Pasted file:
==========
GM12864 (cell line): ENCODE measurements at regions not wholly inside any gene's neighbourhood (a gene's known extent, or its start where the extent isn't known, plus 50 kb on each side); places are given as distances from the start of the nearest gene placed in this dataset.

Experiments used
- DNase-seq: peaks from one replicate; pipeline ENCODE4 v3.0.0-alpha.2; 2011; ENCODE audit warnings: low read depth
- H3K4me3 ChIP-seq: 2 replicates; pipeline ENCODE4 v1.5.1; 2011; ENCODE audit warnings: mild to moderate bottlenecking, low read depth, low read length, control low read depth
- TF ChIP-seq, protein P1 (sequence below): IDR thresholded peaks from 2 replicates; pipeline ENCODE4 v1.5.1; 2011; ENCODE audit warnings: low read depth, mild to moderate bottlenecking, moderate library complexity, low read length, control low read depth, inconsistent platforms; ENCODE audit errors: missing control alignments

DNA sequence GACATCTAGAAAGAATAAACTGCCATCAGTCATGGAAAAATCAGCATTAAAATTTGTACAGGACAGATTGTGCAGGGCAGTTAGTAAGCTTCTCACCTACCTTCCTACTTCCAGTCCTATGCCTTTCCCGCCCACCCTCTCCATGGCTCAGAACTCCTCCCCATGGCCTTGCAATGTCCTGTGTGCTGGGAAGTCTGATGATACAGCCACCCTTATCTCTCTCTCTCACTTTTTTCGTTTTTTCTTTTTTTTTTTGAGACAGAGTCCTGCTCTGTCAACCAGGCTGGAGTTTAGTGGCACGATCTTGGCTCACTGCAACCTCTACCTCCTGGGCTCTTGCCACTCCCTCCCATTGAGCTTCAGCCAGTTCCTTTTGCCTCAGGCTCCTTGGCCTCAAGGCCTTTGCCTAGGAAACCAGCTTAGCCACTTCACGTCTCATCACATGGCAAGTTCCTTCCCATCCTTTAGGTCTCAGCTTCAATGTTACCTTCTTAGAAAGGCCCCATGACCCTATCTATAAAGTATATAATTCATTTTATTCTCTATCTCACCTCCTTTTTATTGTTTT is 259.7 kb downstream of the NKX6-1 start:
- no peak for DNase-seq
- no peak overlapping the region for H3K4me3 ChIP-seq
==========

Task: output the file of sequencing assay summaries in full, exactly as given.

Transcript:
GM12864 (cell line): ENCODE measurements at regions not wholly inside any gene's neighbourhood (a gene's known extent, or its start where the extent isn't known, plus 50 kb on each side); places are given as distances from the start of the nearest gene placed in this dataset.

Experiments used
- DNase-seq: peaks from one replicate; pipeline ENCODE4 v3.0.0-alpha.2; 2011; ENCODE audit warnings: low read depth
- H3K4me3 ChIP-seq: 2 replicates; pipeline ENCODE4 v1.5.1; 2011; ENCODE audit warnings: mild to moderate bottlenecking, low read depth, low read length, control low read depth
- TF ChIP-seq, protein P1 (sequence below): IDR thresholded peaks from 2 replicates; pipeline ENCODE4 v1.5.1; 2011; ENCODE audit warnings: low read depth, mild to moderate bottlenecking, moderate library complexity, low read length, control low read depth, inconsistent platforms; ENCODE audit errors: missing control alignments

DNA sequence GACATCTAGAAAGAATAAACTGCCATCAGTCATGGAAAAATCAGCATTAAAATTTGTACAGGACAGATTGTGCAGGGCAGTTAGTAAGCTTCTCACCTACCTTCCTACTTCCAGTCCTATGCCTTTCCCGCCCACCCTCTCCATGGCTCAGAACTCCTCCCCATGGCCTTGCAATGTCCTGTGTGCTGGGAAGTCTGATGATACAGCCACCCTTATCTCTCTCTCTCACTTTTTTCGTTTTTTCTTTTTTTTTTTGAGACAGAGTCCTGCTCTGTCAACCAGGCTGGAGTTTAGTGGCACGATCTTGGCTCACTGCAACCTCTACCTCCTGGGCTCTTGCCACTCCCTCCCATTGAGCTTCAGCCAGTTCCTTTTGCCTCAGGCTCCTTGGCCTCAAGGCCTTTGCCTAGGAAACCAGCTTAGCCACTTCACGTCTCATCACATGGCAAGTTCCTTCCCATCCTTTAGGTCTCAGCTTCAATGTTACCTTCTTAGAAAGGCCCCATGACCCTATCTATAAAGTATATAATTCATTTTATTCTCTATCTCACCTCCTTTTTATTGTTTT is 259.7 kb downstream of the NKX6-1 start:
- no peak for DNase-seq
- no peak overlapping the region for H3K4me3 ChIP-seq